Magazine article American Forests

The Biggest Western Redcedar

Magazine article American Forests

The Biggest Western Redcedar

Article excerpt

The champion of this prized species seems to stand almost forlornly as a symbol of a debt we owe the land.

Before VISA and MasterCard and Lewis and Clark, the Native Americans of the Northwest used "credit cards" in the form of totem poles made of western redcedar. Instead of writing nasty letters and hiring a collection agency, the creditor would carve a wooden statue depicting another man's unpaid debt in shameful symbolism for all the village to see. (It would be like VISA displaying your charge account Vegas style on your front lawn.) When the debt was paid off, down came the totem pole--with no annual fee.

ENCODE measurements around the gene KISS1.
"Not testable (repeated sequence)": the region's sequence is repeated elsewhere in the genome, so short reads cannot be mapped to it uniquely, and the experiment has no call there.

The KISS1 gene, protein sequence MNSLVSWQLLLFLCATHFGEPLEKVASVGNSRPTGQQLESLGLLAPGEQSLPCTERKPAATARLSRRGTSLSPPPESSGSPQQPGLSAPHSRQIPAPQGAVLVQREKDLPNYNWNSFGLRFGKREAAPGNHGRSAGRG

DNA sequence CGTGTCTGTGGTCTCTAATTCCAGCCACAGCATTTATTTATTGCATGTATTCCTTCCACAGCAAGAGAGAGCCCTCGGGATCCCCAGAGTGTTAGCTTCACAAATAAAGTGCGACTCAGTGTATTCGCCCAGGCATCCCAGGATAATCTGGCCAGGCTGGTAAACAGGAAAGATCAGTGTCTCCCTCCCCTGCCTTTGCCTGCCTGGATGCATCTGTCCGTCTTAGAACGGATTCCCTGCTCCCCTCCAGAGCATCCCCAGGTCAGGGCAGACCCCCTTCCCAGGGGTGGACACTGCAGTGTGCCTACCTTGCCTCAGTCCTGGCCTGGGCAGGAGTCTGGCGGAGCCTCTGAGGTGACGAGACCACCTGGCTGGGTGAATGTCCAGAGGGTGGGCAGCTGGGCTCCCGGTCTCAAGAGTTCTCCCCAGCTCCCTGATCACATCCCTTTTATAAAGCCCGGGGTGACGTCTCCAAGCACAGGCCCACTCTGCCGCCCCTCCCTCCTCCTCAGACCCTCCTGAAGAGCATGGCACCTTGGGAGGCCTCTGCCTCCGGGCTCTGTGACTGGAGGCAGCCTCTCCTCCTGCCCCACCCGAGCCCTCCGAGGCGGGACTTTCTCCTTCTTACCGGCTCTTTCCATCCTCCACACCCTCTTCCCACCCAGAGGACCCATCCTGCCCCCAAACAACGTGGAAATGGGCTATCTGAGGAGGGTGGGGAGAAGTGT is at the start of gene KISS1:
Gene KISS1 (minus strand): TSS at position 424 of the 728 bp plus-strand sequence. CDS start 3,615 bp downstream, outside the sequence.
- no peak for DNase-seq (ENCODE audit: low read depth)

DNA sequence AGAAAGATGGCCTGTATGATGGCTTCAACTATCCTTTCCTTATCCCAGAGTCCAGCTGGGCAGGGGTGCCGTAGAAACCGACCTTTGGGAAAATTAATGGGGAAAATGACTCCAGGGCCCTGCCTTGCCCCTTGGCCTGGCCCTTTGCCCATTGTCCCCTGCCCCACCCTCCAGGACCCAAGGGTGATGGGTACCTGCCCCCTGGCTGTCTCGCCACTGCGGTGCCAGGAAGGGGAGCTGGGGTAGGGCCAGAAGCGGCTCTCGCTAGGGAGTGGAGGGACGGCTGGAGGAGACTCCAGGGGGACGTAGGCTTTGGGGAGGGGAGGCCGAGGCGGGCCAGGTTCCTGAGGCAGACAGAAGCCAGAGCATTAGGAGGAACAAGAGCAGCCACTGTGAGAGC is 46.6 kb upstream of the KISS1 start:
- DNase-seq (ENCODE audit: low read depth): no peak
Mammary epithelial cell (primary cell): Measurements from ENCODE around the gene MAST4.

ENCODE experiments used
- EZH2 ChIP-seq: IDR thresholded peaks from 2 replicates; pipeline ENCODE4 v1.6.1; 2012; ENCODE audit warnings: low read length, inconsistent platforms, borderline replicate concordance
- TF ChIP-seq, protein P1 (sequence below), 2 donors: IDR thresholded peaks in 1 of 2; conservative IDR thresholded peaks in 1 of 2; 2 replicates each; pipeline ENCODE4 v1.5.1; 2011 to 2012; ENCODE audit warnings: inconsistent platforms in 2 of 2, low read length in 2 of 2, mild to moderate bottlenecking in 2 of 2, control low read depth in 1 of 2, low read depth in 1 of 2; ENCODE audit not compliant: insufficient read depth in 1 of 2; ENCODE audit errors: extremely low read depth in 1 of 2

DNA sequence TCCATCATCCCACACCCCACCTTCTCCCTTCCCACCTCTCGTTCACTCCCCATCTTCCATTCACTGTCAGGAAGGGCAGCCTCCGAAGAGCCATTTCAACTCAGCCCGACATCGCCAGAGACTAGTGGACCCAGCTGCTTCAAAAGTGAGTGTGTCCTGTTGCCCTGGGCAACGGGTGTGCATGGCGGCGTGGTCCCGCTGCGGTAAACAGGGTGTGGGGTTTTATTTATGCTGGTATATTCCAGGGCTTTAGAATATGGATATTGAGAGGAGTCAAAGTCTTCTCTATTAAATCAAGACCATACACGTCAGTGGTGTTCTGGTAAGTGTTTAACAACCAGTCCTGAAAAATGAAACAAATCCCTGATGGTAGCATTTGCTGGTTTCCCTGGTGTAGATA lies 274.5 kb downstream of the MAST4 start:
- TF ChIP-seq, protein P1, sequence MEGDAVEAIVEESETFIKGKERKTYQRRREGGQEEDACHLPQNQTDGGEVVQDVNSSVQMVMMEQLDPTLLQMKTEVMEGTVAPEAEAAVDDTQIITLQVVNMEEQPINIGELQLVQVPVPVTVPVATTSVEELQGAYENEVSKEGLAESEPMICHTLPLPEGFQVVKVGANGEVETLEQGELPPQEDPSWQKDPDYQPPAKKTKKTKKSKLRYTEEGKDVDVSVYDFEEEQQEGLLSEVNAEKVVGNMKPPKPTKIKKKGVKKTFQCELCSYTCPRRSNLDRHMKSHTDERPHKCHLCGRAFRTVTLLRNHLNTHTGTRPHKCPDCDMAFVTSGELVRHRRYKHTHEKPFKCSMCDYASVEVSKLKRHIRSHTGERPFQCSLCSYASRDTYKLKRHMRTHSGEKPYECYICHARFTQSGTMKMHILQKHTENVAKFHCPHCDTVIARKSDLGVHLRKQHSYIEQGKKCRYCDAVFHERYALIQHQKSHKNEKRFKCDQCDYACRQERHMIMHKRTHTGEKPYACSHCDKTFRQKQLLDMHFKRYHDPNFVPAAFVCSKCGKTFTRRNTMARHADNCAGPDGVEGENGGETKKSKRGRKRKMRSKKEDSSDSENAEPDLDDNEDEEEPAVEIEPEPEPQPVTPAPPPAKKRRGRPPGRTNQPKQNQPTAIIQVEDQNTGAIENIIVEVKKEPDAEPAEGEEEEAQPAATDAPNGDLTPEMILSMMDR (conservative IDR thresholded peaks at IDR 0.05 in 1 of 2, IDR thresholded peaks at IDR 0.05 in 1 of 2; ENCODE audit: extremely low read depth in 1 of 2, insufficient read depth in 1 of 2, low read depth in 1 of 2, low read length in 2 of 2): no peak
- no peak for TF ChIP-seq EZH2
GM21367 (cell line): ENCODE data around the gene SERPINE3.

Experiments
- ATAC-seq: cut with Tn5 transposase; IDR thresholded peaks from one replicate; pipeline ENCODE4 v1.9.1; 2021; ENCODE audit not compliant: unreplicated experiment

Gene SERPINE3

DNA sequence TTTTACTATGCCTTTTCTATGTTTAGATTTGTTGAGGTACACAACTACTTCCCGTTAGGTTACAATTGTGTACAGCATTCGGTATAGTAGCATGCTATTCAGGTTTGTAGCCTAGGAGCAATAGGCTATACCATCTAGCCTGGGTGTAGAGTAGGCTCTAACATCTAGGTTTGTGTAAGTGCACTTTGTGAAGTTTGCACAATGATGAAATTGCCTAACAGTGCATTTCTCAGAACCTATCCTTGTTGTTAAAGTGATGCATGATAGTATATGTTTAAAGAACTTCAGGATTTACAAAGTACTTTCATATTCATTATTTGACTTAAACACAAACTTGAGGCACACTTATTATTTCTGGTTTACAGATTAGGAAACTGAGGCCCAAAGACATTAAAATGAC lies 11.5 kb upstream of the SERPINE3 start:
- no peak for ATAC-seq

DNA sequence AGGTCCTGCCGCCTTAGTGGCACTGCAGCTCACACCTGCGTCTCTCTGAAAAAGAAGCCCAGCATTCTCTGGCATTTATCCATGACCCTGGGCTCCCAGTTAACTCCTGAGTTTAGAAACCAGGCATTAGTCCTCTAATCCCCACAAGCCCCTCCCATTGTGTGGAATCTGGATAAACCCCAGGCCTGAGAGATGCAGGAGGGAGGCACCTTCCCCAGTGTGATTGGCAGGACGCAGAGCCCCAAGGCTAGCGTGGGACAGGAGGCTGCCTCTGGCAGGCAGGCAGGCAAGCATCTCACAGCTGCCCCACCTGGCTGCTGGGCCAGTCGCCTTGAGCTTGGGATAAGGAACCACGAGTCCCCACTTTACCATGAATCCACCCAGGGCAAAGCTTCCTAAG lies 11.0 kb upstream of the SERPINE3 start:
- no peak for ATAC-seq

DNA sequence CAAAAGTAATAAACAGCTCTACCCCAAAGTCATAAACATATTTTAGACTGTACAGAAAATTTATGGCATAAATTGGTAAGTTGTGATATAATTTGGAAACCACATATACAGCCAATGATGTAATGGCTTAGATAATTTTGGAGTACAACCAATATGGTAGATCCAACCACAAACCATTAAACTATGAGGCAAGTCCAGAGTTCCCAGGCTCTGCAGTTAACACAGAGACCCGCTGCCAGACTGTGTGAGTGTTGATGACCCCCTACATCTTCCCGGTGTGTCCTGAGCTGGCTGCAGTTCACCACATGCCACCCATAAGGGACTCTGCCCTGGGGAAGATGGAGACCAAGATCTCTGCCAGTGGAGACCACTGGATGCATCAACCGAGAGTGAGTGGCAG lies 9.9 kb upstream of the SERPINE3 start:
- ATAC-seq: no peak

Of course, the Native Americans had many other uses for redcedar including rope, roof thatching, blankets, and cloaks made from the inner bark. From the wood they made potlatch houses and sophisticated canoes some of which were 65 feet long and could carry 30 people. Lewis and Clark also chose this tree to make their boats for descending rivers to the Pacific.

Today we still prize redcedar for boat construction, although most of the decay-resistant wood ends up as shingles. …

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